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Sevendust’s Lajon Witherspoon: “I try to make my metal as soulful as I possibly can”

Lajon Witherspoon of Sevendust
(Image credit: Press)

Nice guys finish last, they say. With nearly three decades in the music business and 13 Sevendust albums under his belt, metal’s nice guy Lajon Witherspoon proves that old adage spectacularly wrong, regardless of the odd drama the industry has thrown at him. As Sevendust unleash their new record, Lajon reflects on the highs and lows of his tenure in music, including his musical roots set in soul, funk and country, attending the Grammys, and winding up on national news in association with a murder trial in 2008.

Metal Hammer line break

Metal takes hold of you young

“My father played guitar and bass in a disco band, so music was always playing everywhere. I grew up listening to R&B, gospel and rock. I started listening to country when I got older, then it turned when I was about 13 when I heard Black Sabbath, Thin Lizzy and Jimi Hendrix. I fell in love with metal and it seemed like I got on a ship and it just never stopped.”

Nashville’s musical history is infectious

“It was incredible growing up in Nashville around not only my family that played music but also all the country artists. Everywhere you go, there’s music. I enjoy it even more as an adult because I couldn’t get into many places as a kid. Last time we were staying in Nashville, we went down to go out and walk the streets but we didn’t leave the hotel because the guy playing in the bar was better than anyone we’d ever seen!”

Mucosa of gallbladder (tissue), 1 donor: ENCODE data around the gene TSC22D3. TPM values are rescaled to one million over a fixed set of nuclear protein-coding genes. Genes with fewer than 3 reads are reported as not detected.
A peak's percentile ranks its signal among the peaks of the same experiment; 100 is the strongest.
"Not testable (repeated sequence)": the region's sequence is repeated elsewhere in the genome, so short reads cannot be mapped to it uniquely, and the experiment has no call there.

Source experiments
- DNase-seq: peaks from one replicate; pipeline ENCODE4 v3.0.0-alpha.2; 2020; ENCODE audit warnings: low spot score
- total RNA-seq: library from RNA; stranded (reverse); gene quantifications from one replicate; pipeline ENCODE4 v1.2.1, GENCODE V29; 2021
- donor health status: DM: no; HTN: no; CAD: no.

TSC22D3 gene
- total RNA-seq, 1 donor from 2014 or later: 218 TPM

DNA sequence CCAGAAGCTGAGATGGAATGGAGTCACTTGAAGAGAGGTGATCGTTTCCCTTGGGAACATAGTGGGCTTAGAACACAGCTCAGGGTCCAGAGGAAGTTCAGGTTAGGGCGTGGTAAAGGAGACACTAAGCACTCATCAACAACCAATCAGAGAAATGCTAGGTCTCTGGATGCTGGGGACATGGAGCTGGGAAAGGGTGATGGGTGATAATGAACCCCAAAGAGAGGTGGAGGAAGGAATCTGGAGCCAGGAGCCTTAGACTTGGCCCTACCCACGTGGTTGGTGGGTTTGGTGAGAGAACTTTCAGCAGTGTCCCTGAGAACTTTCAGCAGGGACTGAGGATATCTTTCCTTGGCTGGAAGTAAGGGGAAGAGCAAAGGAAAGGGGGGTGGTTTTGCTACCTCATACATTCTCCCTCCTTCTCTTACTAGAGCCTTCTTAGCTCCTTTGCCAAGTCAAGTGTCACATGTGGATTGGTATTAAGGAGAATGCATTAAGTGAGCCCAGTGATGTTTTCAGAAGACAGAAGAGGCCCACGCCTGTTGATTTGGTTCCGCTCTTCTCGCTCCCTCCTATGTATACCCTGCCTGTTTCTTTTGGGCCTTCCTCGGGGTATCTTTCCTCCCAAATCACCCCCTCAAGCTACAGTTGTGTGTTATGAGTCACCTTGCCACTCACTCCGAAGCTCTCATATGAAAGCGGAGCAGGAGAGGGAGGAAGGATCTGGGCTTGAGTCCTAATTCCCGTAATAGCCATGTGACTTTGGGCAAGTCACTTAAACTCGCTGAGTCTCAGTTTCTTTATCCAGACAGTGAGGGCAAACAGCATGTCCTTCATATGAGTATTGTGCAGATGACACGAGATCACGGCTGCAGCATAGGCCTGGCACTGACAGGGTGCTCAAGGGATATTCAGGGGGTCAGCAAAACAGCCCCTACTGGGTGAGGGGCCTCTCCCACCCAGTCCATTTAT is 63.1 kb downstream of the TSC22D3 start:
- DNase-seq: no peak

Soul and metal are very similar worlds

“My first band were Body & Soul. We were a funk rock band and we opened up for rock and soul bands like Mother’s Finest. We played all the places in Atlanta, Georgia. We thought we were playing metal just because we had a double kick bass! I still try to make my metal as soulful as I possibly can. Soul and funk definitely have the same camaraderie as metal; I can go to a metal show one night and an R&B show the next and still have the same amount of fun and see the same passion. For me, music is a healer. I think this world would be even crazier than it is right now without music, song and lyrics.”

No two gigs are the same

“My first gig was crazy! We played at a private high school’s talent show. I remember being so excited about performing because the lead singer of R&B band Cameo’s son went to the school, so Larry Blackmon was sitting there watching me perform. I feed off the energy from people so the show must go on even if they’re looking at you wondering what the hell you’re doing. We’ve had that a few times. We opened for Creed a few years ago and we came out onstage to people looking at us like, ‘What the hell’s going on? Why is the black man with dreadlocks yelling at us? Did he say a curse word?’”

Lajon Witherspoon of Sevendust

(Image credit: Ethan Miller/Getty Images)

Set an example

“I try to be a positive role model, not just for black kids but for every kid out there, because I’m a father. I definitely have a positive outlook and I plan on continuing to be focused on welcoming people into the metal community that might be afraid and think it’s not cool. It’s definitely cool, there’s every walk of life here and that’s what I love about it. I make light of it but it’s a serious thing. I believe there’s racism everywhere, but I haven’t seen it in my 20-something years in Sevendust. If you haven’t seen Sevendust and we’ve still been around 20-plus years, it’s more than likely you know there’s a black guy in the band and you might not come to the show if you don’t like that. The band and I have been very blessed and it’s been an incredible experience for me, I’ve been very lucky. If there’s anything I can do to promote the metal community, that’s exactly what I’m going to do because I’m gonna be around for a long time.”

Metal runs in the family